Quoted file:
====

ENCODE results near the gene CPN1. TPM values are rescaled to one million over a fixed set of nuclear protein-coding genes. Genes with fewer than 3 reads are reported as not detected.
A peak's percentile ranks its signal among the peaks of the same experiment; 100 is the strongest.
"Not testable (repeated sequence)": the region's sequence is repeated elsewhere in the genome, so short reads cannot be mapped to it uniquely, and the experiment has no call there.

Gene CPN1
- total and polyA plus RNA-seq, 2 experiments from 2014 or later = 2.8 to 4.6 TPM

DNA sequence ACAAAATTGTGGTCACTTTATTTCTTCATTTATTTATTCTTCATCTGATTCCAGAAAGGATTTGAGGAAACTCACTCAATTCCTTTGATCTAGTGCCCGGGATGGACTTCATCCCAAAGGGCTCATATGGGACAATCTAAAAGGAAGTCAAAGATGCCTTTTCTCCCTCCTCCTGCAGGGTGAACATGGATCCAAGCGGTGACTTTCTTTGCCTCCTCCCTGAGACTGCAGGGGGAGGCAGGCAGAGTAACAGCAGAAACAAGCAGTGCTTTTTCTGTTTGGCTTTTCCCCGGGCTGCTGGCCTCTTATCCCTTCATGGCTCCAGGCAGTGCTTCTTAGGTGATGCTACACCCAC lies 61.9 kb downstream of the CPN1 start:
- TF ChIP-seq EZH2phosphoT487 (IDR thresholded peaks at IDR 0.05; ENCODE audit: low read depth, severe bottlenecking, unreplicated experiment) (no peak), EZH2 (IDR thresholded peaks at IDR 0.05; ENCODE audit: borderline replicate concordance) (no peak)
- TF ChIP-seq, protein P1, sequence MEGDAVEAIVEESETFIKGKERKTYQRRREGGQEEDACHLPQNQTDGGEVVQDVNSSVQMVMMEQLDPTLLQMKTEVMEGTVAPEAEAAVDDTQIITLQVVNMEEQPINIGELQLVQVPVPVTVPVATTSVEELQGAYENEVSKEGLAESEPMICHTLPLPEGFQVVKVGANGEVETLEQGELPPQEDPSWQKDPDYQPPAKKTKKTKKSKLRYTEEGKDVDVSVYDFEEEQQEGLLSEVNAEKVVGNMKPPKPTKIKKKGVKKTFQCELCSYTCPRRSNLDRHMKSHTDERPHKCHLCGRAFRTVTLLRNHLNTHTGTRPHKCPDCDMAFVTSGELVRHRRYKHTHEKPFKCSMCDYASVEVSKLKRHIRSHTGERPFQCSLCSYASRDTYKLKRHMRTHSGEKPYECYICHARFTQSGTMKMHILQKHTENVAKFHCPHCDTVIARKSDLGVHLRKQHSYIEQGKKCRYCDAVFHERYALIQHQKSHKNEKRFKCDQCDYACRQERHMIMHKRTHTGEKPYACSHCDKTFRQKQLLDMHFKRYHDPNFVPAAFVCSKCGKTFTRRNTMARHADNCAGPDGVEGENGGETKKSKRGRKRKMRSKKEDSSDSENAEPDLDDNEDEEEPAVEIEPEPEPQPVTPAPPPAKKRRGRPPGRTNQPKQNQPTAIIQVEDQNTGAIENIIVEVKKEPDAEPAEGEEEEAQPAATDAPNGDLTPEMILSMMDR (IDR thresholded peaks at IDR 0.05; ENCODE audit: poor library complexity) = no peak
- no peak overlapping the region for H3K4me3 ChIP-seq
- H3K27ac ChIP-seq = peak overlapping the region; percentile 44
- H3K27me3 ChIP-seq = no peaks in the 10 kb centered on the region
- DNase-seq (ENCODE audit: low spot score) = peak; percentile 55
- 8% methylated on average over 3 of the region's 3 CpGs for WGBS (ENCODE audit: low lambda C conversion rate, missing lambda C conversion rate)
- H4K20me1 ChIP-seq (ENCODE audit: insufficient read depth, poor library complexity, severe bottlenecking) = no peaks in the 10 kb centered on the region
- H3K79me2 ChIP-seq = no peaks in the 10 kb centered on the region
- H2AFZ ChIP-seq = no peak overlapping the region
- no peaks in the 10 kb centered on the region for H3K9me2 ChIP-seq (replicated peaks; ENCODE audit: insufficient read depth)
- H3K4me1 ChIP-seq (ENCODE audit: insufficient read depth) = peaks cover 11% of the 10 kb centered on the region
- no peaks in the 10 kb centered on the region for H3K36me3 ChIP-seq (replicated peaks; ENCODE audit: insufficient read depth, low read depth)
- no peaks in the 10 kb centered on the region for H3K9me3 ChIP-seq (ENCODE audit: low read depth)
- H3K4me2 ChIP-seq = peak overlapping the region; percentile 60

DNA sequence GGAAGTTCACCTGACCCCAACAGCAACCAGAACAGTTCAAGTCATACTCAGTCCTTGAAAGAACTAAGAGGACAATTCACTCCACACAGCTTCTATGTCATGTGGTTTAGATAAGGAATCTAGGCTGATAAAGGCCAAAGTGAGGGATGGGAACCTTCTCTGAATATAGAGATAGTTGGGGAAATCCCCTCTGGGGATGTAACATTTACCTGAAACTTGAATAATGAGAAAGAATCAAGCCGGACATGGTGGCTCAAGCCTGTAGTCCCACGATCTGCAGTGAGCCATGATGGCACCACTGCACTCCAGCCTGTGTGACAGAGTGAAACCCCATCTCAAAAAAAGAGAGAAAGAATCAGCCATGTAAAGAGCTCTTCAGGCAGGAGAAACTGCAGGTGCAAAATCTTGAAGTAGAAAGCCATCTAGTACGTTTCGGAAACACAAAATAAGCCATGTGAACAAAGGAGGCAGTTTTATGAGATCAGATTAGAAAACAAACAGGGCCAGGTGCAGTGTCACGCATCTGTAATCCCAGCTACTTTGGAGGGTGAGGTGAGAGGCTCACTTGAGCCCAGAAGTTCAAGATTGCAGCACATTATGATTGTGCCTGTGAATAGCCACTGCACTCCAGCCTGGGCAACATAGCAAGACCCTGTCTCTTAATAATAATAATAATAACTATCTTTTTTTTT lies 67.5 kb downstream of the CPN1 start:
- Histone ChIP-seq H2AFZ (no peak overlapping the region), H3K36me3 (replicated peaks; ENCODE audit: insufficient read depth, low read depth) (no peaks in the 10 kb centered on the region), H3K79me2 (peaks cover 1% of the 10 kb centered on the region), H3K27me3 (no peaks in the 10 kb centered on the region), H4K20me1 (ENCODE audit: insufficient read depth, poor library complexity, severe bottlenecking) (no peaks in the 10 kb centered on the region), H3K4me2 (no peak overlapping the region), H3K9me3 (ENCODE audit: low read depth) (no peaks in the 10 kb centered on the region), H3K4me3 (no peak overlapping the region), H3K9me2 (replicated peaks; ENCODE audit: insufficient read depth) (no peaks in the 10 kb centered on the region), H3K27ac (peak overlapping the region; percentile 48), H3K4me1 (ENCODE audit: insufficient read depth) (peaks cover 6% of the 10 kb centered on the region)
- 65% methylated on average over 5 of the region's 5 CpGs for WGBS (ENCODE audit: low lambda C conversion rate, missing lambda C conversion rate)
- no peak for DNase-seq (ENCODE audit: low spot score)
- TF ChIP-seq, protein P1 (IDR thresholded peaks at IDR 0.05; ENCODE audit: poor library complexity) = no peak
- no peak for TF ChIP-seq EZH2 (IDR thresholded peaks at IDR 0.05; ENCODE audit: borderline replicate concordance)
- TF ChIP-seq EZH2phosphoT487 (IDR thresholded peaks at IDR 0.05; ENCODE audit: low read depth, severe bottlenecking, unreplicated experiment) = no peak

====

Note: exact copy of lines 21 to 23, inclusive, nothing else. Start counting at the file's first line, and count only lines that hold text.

- H3K4me2 ChIP-seq = peak overlapping the region; percentile 60

DNA sequence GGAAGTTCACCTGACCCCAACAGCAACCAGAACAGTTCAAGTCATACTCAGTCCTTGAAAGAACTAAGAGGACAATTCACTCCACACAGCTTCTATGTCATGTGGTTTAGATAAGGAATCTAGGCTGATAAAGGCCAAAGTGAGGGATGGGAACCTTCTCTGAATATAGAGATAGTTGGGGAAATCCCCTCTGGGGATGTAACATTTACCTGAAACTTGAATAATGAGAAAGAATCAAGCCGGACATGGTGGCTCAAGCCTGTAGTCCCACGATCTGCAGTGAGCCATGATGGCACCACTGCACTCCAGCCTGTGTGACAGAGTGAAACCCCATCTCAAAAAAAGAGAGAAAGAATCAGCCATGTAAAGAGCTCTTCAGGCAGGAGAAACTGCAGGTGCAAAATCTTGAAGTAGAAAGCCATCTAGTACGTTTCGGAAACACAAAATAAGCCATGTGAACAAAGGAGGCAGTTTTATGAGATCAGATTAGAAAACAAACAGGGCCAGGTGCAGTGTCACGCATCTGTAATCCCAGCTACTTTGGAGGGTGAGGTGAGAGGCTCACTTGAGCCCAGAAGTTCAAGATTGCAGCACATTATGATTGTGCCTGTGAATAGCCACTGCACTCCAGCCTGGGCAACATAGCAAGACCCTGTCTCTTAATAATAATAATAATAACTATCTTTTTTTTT lies 67.5 kb downstream of the CPN1 start:
- Histone ChIP-seq H2AFZ (no peak overlapping the region), H3K36me3 (replicated peaks; ENCODE audit: insufficient read depth, low read depth) (no peaks in the 10 kb centered on the region), H3K79me2 (peaks cover 1% of the 10 kb centered on the region), H3K27me3 (no peaks in the 10 kb centered on the region), H4K20me1 (ENCODE audit: insufficient read depth, poor library complexity, severe bottlenecking) (no peaks in the 10 kb centered on the region), H3K4me2 (no peak overlapping the region), H3K9me3 (ENCODE audit: low read depth) (no peaks in the 10 kb centered on the region), H3K4me3 (no peak overlapping the region), H3K9me2 (replicated peaks; ENCODE audit: insufficient read depth) (no peaks in the 10 kb centered on the region), H3K27ac (peak overlapping the region; percentile 48), H3K4me1 (ENCODE audit: insufficient read depth) (peaks cover 6% of the 10 kb centered on the region)